Up market areas were now a preserve for those in the corporate world. Only those in private corporations and multinationals could afford rents in these areas.
They certainly had high levels of education to have gained a footing in these corporations.
On the basis of these findings, I made it a habit to track students thinking on income levels, occupations and levels of education.
Dramatic turn – no mention of education
Things took a dramatic turn between 2003 and 2006 when I asked graduate students to answer the same questions.
Many pointed out that employment in the public sector, followed by private business, were better in terms of income.
This did not need a lot of explaining. The students were categorical that friends with lower levels of education were doing very well in terms of wealth in the public sector.
They were categorical that those working in certain ministries such as Lands, Roads and Public Works, and Local Government and municipalities were doing better than many doctors, professors, and even bankers.
They also explained that not everyone with a high level of education could afford to live in upmarket Nairobi. The rents were too high for them.
Ironically, property prices in up market areas were rising fast. Some of those buying the property included those working in ministries and other public institutions.
LAUGHED IT OFF
All this shows that by the middle of 2000s, education level was no longer an indicator of high income. Neither was employment by an NGO or in banking and the corporate world in general.
These were competing with the public sector as the employer of choice and source of high income.
In 2014 I began the ritual again. This time, my respondent group (quite different from the previous ones) identified ‘supplying goods and services’ to the public institutions including county governments and government ministries.
They specifically said this is where to make money.
Asked whether it is true that the higher the level of education, the higher the level of income, all members of the group simply laughed. They could not see this correlation.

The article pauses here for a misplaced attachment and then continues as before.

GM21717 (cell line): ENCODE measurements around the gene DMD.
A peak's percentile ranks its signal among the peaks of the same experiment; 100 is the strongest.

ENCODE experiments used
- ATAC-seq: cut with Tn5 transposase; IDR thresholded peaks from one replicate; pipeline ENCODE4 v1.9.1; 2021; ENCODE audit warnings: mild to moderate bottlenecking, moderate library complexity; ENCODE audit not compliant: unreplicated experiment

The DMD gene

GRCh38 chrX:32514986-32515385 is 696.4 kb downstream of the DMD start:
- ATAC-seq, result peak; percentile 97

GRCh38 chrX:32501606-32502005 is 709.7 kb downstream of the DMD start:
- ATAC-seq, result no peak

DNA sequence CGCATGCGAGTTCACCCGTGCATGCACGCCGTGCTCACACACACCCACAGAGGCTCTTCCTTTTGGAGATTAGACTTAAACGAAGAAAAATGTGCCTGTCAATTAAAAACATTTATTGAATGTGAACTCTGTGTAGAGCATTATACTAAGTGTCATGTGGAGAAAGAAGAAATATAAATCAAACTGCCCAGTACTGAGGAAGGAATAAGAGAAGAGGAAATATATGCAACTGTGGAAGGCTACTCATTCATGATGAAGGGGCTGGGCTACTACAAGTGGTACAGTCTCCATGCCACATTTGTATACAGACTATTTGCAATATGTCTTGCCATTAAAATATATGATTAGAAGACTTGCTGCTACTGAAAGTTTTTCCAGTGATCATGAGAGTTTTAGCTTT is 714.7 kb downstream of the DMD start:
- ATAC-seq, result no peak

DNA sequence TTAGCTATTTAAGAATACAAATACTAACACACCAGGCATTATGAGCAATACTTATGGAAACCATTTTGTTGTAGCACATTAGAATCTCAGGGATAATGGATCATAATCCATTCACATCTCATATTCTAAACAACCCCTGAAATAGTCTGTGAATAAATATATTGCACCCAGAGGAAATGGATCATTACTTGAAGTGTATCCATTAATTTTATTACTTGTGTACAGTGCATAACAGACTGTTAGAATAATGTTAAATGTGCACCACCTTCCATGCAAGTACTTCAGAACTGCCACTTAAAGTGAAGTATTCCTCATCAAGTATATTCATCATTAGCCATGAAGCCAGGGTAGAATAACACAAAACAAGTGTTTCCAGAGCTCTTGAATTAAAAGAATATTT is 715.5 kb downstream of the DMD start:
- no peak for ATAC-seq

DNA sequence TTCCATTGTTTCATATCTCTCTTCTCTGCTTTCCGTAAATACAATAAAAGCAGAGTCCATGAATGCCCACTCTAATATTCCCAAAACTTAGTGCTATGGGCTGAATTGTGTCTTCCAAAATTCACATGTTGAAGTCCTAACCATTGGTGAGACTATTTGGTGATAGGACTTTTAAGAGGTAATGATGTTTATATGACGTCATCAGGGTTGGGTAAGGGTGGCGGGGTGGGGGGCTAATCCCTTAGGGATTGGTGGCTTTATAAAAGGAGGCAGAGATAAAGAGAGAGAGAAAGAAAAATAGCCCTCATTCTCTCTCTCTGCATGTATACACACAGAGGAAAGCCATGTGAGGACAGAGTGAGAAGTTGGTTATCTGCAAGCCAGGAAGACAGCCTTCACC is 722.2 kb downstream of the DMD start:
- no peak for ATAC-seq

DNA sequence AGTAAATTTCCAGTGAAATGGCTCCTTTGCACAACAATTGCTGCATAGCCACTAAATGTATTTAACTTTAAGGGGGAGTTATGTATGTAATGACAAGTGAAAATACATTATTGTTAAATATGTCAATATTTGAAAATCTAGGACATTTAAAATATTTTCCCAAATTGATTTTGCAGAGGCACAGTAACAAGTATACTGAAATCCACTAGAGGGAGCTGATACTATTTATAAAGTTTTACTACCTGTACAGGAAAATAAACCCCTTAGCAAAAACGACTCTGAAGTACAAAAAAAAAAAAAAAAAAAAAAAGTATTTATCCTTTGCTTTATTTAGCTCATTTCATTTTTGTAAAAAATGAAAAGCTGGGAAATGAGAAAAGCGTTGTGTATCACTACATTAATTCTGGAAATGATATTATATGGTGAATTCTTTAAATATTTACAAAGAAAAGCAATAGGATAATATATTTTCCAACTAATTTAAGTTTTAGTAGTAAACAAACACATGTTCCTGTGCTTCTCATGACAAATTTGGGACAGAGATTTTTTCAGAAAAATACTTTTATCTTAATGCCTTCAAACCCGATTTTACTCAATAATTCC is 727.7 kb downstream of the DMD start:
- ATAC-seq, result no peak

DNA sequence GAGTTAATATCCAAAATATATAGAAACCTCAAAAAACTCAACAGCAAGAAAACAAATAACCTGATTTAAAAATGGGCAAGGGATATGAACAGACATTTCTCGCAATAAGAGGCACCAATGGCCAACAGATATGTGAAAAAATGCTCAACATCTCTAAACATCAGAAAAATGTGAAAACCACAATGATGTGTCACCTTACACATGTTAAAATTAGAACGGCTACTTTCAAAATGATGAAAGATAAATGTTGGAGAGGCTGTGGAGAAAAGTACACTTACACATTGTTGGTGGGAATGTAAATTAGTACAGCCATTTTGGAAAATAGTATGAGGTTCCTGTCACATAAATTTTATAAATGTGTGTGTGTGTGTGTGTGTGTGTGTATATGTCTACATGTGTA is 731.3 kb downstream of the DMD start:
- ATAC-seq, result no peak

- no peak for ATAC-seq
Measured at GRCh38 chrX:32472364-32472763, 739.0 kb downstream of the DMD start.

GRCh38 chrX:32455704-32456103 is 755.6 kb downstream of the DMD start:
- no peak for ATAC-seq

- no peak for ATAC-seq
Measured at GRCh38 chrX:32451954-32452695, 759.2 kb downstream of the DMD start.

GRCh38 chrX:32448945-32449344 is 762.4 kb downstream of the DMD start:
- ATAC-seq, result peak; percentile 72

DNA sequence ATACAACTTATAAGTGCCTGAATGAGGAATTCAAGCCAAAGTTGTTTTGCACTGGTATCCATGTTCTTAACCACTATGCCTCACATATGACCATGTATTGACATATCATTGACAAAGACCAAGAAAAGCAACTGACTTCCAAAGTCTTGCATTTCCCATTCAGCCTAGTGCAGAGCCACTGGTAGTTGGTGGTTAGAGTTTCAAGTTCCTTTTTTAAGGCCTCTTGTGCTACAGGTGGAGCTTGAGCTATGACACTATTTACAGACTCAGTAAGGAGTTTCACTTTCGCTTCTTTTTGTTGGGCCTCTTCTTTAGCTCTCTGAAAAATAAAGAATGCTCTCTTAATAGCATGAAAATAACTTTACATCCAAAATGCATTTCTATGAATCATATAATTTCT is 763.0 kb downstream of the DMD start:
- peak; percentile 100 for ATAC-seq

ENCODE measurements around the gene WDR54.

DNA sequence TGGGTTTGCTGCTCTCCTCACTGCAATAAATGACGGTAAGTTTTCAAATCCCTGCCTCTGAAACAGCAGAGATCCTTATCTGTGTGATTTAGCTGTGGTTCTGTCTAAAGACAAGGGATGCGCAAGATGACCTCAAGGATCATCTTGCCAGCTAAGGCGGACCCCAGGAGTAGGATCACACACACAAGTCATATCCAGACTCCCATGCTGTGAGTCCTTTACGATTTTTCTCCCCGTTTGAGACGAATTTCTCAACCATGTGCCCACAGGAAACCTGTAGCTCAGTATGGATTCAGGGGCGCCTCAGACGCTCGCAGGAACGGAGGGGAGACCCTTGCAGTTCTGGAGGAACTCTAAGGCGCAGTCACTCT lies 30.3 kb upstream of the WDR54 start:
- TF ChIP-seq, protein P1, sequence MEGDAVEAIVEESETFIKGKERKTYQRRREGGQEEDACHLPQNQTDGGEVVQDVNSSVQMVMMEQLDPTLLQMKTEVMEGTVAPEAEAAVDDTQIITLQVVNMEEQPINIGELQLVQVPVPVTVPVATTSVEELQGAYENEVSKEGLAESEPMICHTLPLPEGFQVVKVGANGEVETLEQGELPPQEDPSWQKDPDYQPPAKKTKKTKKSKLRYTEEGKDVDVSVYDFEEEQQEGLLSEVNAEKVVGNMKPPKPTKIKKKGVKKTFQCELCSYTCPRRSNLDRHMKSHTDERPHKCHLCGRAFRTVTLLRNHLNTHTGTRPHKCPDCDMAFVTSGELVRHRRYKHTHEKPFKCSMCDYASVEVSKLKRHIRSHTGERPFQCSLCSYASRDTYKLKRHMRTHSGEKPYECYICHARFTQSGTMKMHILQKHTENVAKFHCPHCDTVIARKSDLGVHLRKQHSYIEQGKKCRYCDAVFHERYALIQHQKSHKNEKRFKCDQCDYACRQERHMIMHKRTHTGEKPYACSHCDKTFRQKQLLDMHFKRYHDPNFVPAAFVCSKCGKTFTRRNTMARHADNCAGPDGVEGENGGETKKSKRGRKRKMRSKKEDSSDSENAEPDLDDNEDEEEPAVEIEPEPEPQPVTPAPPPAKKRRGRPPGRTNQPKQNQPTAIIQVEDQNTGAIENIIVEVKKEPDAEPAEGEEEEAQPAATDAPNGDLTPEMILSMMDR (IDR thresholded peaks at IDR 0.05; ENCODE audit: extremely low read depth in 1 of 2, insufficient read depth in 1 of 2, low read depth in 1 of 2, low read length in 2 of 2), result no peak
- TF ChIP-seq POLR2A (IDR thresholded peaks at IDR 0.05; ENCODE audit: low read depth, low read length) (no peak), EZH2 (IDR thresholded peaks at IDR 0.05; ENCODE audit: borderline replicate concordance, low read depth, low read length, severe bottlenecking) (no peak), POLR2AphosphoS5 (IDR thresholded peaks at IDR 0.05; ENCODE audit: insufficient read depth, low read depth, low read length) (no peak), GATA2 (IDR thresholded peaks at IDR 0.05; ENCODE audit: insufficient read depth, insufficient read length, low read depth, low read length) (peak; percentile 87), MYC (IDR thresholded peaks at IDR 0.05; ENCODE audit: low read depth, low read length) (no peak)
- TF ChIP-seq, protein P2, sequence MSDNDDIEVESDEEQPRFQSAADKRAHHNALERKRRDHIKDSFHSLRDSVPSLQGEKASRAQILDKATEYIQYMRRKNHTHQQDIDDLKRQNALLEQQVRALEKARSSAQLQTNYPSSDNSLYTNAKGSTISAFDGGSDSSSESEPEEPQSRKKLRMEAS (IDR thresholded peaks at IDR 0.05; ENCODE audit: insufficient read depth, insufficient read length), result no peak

To them, the level of education is a none issue. In their view, there are many people with low levels of education but have accumulated enormous amount of wealth owing to their connections to the public sector.
Although they cautioned that there is no significant relationship between level of education and income, they were quick to point out that the ‘rich now want to have a degree in order to show off’.
The ‘rich by night’ individuals have enrolled for degree programmes.
It is of course debatable whether the ‘rich by night individuals’ have got the time to attend class or whether they hire someone to listen and take notes for them.
The quality of education in some of the mushrooming universities is a story for another day.
What comes out of these discussions since the early 2000s is that education has been diminishing in importance as people turn to illicit sources of wealth.
The respect accorded to education, and high levels of education in particular, has considerably waned.
Greed for public resources has overtaken education as an important principle and element of a better life. High level of education is no longer a guarantee to a high quality of life.
The settlement pattern in Nairobi has also radically changed. Those with low levels of education have replaced those with high levels of education in upmarket areas.
Of course they do this displacement because of acquiring wealth in the public sector where there is limited sense of accountability.
Wealth acquired through plunder of public resources has replaced high level of education as a status symbol. Once you are employed in the public sector, you have arrived!
There are opportunities everywhere for making money. Apparently what is referred to as an opportunity for making money is what we associate with greed, corruption and waste.
Unfortunately, our development as a nation is predicated on quality and skilled human resource.
It may be difficult to build a skilled and highly competent human resource to support our development programmes if we do not begin giving value to high levels of education.